Islanders removed from the Chagos Archipelago in the Indian Ocean in the 1960s by the British government launched a legal action in the London High Court on Monday. Between 1966 and the early 1970s, the Labour government of Harold Wilson evicted approximately 1,500 inhabitants of Diego Garcia, Peros Banhos and Salomon, in a deal struck with the US military.
In return for the islanders' removal and exclusion from the British colony, London reportedly received an $11 million discount on the purchase of the US-made Polaris nuclear weapons system. The main island, Diego Garcia, became a strategic base for the US military during the Cold War and was used to supply its forces in the Red Sea and Vietnam. B-52 bombers were also stationed on the island during the 1991 Gulf War against Iraq.
Former islander Louis Bancoult, chairman of the Chagos Refugee Group in Mauritius, is bringing the legal action. Bancoult contends that the removal violated the human rights of the islanders, officially British subjects, and was illegal under the terms of the 13th Magna Carta prohibiting the banishment of citizens of the realm. Many of the islanders were taken to Mauritius, more than 1,300 miles away. He is demanding the right of return for the remaining 500 islanders and their 3,800 descendants. The Blair government has said that it will contest the action.
The US first expressed an interest in the islands to Britain in 1964, in the aftermath of the Cuban missile crisis. At the time, the Chagos islands were part of Mauritius, then a British colony. To facilitate their use as a military base, Britain granted Mauritius independence in 1965, on condition that it handed the islands over to its control. The Chagos islands—together with those of Aldabra, Desroches and Farquhar—were formed into a new colonial entity, the British Indian Ocean Territory. Diego Garcia, Peros Banhos and Salomon were then leased on to the US military for 50 years.
Washington had stipulated that it did not want a “population problem” on the islands, so British officials organised what was described as “the complete sterilisation of the archipelago”. The islanders say that Britain did this by withdrawing essential services and stopping the provision of supply ships. Those who left the islands for a short period were not allowed back. Many were taken away by ship to Mauritius, which reportedly received £3 million in return. To ensure United Nations backing, Britain argued that there were no indigenous inhabitants with a right of self-determination on the island, and that the island's population consisted of “contract labourers”.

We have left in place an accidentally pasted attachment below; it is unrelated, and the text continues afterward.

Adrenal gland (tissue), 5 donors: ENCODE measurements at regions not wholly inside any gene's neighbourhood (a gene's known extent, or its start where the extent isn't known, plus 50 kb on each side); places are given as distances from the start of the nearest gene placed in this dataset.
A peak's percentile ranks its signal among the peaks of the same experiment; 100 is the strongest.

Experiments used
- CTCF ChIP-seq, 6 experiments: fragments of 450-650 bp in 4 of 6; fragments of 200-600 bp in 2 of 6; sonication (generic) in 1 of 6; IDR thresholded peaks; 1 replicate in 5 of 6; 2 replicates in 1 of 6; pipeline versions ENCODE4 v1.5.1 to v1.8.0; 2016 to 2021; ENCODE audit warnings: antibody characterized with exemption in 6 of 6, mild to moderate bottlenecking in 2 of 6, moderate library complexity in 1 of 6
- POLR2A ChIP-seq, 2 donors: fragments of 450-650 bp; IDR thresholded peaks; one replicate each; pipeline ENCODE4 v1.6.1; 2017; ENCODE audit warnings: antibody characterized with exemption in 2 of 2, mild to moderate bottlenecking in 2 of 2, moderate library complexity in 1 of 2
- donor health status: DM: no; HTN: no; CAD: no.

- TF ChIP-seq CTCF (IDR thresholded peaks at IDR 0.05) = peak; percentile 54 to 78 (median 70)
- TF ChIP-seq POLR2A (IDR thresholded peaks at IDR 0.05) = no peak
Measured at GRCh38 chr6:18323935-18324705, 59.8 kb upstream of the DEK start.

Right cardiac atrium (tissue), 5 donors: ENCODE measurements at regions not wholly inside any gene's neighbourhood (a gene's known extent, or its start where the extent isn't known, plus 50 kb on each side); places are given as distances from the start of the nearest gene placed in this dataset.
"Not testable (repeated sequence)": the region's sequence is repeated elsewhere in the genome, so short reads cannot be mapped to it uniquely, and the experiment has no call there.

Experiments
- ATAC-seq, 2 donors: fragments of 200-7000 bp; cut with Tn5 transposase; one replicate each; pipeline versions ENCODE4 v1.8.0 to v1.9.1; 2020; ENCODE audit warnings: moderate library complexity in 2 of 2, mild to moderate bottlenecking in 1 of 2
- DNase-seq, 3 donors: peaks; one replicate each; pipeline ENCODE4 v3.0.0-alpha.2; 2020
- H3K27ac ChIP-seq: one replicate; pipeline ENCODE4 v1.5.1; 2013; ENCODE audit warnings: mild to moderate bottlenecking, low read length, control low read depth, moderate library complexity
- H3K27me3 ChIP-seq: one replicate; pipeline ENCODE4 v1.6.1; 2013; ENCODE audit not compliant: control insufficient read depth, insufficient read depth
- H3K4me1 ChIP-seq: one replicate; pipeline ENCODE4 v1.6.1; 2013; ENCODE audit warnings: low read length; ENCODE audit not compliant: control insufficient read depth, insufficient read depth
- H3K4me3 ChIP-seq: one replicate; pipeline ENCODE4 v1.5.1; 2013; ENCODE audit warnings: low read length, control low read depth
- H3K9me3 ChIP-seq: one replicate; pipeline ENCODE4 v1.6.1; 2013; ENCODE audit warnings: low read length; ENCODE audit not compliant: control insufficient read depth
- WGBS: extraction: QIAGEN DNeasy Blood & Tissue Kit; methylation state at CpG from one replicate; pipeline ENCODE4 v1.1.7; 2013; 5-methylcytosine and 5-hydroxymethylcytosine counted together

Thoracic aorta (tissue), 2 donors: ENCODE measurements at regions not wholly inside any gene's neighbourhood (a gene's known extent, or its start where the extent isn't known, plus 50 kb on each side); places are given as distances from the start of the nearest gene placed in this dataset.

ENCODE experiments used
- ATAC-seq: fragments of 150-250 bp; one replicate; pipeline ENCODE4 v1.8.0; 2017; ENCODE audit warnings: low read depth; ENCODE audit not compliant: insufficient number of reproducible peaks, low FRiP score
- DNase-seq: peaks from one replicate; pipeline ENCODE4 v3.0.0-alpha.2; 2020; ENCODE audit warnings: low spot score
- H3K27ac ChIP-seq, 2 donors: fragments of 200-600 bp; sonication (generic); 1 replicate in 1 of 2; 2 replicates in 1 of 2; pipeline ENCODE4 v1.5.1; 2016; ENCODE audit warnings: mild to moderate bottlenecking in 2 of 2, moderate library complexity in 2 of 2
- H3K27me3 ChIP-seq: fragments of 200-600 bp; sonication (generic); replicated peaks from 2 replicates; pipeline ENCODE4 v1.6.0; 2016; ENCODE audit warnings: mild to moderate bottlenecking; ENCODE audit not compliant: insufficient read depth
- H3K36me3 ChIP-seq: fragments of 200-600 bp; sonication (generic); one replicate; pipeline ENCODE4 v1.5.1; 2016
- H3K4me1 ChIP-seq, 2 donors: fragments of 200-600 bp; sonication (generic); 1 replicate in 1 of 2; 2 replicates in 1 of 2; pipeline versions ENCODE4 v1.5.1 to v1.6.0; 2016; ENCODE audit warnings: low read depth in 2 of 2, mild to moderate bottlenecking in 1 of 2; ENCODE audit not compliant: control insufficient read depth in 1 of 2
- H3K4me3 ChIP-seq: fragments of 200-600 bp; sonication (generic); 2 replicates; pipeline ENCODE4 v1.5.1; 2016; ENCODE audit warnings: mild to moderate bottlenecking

The islanders reject this, saying that they were never consulted about their removal and that the action condemned them and their families to a lifetime of poverty. Many only received minimal compensation after waiting seven years. Fully 90 percent of the island's former inhabitants are now unemployed and living in Mauritius's slums. They argue that, as only the western side of Diego Garcia is used by the US military, they could live on the eastern side and on the two remaining islands.
Press reports have put the focus on the government's embarrassment as its “ethical foreign policy” is called into question yet again. Foreign Secretary Robin Cook will represent the government should the High Court rule that the case can go to trial. In the 1970s, when the islanders' eviction first came to light, Cook was one of the most outspoken critics of the action within the Labour Party.
The case sheds light on a particularly contentious period in British post-war politics. Secret documents recently released to the Public Records Office indicate that the British government did receive a discount on its Polaris nuclear weapons system and £5 million from the US. According to the Independent newspaper, the documents contain a memo from Labour's Foreign Secretary Michael Stewart to Wilson in April 1969, which confirms that the agreement was kept secret from parliament and the US Congress.
Polaris became a political scandal for the Wilson government. In opposition, Wilson had attacked the development of a supposed “independent nuclear deterrent” for Britain and pledged to scrap the nuclear submarine programme if Labour were elected. Within days of entering office in October 1964, this stance was reversed. Claiming that the programme would prove too costly to abandon, Labour went on to further develop Britain's nuclear weapons programme, running up military spending to more than £400 million a year.
For the British ruling class, Polaris was crucial on several fronts. Britain's humiliating withdrawal from the Suez Canal in 1956, at US insistence, had shown that it lacked the military capability and political clout required to defend its remaining imperial possessions. Its “independent deterrent” was aimed at rectifying this—it initially refused to integrate its nuclear weapons into the NATO system—reinforcing Britain's claim to “Great Power” status.
In reality, the Polaris programme was entirely dependent on the US, both technologically and financially. The contradiction between Britain's global ambitions and its resources meant that the Polaris deal was only one of a number of arrangements made between the US and the UK during this period. In return for US help in trying to strengthen the pound in September 1965, an informal agreement was made that the Wilson government would tighten spending, control wage rises and also support American intervention against Vietnam.